Nigeria can be said to have relatively performed well in the just concluded Commonwealth Games at the Gold Coast, Australia with her medals summing up to 24 after her last game. Her last match was against Singapore in the Table tennis finals, with Nigeria’s Aruna Quandri yielding in a defeat to Singapore’s Gao Ning and keeping for himself a silver medal.
On the medals table, Nigeria is ranked 9th after Aruna claimed his silver medal, cumulatively giving the country 24 medals throughout the Games. The breakdown of the medals is; nine gold, nine silver and nine bronze medals respectively.
The minister for Sports, Solomon Dalung, was particularly impressed with the turnout of events and the improvement of the athletes that competed in the Commonwealth Games and the results they brought home.
He gave an analysis while speaking to the contingent on Sunday. He said: “We have done a comparative analysis and looked at the size of our contingent when we went to Glasgow.
“How many sports we competed in and how much money was voted? These are the factors which will confirm whether we have done better here or not.
“From the average knowledge of what I have, we have done better here than what we did in Glasgow.”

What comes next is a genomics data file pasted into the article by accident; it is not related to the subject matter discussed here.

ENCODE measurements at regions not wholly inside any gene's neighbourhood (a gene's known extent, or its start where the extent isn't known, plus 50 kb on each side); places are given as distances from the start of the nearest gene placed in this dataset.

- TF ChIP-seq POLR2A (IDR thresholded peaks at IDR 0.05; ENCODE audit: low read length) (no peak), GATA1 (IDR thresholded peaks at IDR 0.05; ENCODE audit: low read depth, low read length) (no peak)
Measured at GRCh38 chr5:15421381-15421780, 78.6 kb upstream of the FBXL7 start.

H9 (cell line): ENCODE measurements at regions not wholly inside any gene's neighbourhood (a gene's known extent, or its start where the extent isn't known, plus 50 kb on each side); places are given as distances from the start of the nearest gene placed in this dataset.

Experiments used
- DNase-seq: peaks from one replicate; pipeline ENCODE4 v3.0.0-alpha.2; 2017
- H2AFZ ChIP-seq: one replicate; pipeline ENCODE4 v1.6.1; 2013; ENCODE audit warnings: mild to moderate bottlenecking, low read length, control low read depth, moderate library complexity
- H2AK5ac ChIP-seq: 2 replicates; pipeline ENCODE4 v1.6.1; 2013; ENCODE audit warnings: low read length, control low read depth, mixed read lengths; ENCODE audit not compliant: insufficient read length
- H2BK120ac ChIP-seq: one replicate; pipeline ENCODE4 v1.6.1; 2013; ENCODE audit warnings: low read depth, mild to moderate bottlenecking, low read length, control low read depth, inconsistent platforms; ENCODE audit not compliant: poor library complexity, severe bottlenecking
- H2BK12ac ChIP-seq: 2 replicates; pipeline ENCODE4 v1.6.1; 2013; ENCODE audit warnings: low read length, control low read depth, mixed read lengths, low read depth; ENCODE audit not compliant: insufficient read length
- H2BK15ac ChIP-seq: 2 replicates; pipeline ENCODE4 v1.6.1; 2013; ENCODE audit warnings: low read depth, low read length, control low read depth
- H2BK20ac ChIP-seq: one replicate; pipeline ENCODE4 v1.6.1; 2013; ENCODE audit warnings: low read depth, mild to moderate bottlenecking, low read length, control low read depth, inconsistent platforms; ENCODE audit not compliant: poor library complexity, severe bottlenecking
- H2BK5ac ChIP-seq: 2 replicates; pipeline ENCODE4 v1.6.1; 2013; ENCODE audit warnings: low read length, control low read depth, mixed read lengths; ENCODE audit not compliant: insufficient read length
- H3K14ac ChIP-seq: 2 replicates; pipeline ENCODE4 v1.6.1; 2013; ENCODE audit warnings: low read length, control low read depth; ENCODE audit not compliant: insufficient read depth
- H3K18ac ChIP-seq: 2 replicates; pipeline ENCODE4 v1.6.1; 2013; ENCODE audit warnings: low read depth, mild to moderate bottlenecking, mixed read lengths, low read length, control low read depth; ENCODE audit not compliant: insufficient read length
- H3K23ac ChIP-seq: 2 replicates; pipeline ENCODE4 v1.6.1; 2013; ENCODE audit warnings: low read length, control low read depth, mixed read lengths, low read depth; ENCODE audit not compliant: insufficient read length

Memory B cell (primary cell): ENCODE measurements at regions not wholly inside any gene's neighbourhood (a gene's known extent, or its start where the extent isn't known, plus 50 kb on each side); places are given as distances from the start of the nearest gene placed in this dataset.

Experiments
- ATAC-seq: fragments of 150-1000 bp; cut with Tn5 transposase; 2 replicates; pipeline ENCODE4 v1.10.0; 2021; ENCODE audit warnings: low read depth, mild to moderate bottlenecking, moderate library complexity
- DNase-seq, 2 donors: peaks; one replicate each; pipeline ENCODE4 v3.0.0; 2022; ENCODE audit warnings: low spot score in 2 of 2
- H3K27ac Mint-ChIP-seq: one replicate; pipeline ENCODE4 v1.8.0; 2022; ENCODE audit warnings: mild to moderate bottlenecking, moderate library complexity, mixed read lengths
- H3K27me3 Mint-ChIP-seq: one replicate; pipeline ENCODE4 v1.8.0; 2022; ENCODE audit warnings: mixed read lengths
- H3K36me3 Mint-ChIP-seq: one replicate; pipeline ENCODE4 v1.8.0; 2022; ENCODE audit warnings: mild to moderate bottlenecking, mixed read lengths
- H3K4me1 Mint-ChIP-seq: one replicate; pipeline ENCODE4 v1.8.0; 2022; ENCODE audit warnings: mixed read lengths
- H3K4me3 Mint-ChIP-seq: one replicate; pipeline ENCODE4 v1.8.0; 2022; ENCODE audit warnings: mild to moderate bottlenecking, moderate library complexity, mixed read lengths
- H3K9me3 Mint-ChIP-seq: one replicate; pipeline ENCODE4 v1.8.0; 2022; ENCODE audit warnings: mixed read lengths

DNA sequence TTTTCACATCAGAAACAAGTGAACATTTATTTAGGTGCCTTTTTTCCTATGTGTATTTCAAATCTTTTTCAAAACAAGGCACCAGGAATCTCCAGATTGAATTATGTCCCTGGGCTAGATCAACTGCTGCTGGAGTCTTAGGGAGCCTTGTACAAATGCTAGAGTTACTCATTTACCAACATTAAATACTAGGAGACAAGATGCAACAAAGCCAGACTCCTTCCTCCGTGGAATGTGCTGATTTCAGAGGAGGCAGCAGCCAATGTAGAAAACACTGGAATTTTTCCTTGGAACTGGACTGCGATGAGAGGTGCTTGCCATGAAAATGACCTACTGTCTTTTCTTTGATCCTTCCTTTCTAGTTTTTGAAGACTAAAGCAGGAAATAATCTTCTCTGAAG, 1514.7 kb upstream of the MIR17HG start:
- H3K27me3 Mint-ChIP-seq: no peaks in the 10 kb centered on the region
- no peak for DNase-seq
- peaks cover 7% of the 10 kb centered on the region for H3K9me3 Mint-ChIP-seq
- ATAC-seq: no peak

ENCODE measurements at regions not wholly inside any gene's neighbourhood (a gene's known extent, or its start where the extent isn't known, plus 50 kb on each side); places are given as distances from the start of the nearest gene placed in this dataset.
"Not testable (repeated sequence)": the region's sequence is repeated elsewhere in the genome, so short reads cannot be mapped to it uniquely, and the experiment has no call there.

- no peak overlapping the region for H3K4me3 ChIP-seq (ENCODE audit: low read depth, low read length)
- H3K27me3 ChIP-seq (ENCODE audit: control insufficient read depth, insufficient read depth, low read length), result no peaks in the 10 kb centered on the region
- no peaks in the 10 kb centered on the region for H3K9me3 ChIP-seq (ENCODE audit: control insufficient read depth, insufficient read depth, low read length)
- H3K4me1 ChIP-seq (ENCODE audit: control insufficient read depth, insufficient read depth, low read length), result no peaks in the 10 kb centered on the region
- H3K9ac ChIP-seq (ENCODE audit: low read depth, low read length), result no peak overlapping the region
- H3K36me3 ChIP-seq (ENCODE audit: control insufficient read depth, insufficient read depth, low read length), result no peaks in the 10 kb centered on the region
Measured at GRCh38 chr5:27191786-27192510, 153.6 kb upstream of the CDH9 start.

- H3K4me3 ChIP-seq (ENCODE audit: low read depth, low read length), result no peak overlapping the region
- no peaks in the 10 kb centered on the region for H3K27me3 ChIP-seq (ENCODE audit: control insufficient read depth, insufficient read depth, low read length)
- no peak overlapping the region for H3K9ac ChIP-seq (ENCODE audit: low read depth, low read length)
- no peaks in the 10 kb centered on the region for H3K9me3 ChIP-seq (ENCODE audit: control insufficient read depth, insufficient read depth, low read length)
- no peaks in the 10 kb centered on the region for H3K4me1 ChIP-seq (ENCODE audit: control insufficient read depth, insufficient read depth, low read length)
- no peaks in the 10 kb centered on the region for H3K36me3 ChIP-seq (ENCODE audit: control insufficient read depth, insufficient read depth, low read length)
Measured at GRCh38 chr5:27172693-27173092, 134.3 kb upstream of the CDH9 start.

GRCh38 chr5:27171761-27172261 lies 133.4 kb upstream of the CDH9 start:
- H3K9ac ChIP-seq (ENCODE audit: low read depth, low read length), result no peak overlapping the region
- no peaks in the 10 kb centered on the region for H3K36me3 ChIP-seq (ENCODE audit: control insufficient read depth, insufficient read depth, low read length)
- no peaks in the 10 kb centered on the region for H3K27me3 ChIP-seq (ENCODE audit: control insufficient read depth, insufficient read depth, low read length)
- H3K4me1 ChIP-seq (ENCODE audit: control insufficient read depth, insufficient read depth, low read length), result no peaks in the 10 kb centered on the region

From his statements, he believes that the athletes performed better in the just concluded Games in the Gold Coast than they did in Glasglow, Scotland, in 2014 considering the number of athletes featured in both competitions.
He went further to announce that arrangements have been put in place to ensure that the athletes are properly hosted in Nigeria. He gave reasons for the hosting, saying: “This will enable us to interface, interact, cross pollinate ideas and enjoy ourselves. I don’t want us to access our success with medals.
We should assess our success by participation and the way we conducted ourselves during the Games. It is also time to begin to invest in our athletes if we want to do well in sports.”
He shed more light on the topnotch features of the country’s participation and reinforcements put in place to encourage the athletes and boost their confidence in the Games and the country. There was instant reward to medalists at the event’s venue where all the gold medalists got $5000 each, silver medalist $3000 and the bronze medalists got $2000.
There were other exceptions as the relay teams got $9000 and $7000 for their silver and bronze medals respectively.
This is a clear distinction from the past competitions where settlement for entitlements was mostly an issue as they were either delayed or below the agreed figure, which may sometimes lead to protests from the aggravated athletes.